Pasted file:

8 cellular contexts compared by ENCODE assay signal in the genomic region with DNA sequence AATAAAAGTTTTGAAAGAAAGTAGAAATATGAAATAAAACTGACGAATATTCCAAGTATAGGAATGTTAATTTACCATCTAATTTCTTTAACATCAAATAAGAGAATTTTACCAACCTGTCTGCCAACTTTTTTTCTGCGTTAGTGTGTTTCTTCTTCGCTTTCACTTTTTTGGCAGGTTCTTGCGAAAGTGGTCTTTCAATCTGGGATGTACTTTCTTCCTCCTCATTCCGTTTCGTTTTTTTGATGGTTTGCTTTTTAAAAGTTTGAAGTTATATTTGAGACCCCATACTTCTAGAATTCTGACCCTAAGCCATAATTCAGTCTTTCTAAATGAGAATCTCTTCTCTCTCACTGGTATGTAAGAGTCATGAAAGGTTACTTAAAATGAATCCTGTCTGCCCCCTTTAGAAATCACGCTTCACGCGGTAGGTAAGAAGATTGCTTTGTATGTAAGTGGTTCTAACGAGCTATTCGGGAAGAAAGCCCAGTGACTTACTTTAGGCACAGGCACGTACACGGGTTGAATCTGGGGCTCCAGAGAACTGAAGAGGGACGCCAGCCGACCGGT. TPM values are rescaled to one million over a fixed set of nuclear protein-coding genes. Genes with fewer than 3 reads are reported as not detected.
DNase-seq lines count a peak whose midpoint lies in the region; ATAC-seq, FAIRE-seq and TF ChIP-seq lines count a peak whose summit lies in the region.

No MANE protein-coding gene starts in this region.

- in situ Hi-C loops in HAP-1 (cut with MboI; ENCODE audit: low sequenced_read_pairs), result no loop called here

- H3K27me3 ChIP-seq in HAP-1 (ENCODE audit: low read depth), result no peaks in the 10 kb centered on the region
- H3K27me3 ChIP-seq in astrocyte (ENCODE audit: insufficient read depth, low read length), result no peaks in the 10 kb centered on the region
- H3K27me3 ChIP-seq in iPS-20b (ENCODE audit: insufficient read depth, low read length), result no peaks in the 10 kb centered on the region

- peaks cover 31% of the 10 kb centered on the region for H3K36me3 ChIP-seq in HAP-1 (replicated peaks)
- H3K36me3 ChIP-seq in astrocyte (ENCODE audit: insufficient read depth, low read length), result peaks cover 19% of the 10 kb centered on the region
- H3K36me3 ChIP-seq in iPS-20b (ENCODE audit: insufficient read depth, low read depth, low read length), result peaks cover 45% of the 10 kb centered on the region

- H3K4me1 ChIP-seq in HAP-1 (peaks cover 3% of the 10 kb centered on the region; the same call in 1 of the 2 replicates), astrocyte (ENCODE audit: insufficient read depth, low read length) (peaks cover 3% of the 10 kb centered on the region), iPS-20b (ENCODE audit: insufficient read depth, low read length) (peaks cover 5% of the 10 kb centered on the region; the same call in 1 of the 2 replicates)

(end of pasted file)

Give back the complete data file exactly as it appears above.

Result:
8 cellular contexts compared by ENCODE assay signal in the genomic region with DNA sequence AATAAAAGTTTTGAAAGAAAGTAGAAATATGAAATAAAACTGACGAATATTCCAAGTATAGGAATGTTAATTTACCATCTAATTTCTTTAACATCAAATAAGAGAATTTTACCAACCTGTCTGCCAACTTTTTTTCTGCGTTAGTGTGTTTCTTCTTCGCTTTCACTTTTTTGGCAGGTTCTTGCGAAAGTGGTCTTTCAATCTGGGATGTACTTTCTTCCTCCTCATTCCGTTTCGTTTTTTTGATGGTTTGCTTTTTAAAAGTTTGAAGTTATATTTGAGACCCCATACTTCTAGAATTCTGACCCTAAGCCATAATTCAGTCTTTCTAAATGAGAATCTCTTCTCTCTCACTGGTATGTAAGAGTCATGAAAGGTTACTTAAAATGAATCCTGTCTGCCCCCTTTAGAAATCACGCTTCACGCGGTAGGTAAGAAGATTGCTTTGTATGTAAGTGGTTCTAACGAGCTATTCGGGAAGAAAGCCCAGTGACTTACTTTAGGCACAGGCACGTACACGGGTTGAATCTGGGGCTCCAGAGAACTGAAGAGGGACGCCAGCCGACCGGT. TPM values are rescaled to one million over a fixed set of nuclear protein-coding genes. Genes with fewer than 3 reads are reported as not detected.
DNase-seq lines count a peak whose midpoint lies in the region; ATAC-seq, FAIRE-seq and TF ChIP-seq lines count a peak whose summit lies in the region.

No MANE protein-coding gene starts in this region.

- in situ Hi-C loops in HAP-1 (cut with MboI; ENCODE audit: low sequenced_read_pairs), result no loop called here

- H3K27me3 ChIP-seq in HAP-1 (ENCODE audit: low read depth), result no peaks in the 10 kb centered on the region
- H3K27me3 ChIP-seq in astrocyte (ENCODE audit: insufficient read depth, low read length), result no peaks in the 10 kb centered on the region
- H3K27me3 ChIP-seq in iPS-20b (ENCODE audit: insufficient read depth, low read length), result no peaks in the 10 kb centered on the region

- peaks cover 31% of the 10 kb centered on the region for H3K36me3 ChIP-seq in HAP-1 (replicated peaks)
- H3K36me3 ChIP-seq in astrocyte (ENCODE audit: insufficient read depth, low read length), result peaks cover 19% of the 10 kb centered on the region
- H3K36me3 ChIP-seq in iPS-20b (ENCODE audit: insufficient read depth, low read depth, low read length), result peaks cover 45% of the 10 kb centered on the region

- H3K4me1 ChIP-seq in HAP-1 (peaks cover 3% of the 10 kb centered on the region; the same call in 1 of the 2 replicates), astrocyte (ENCODE audit: insufficient read depth, low read length) (peaks cover 3% of the 10 kb centered on the region), iPS-20b (ENCODE audit: insufficient read depth, low read length) (peaks cover 5% of the 10 kb centered on the region; the same call in 1 of the 2 replicates)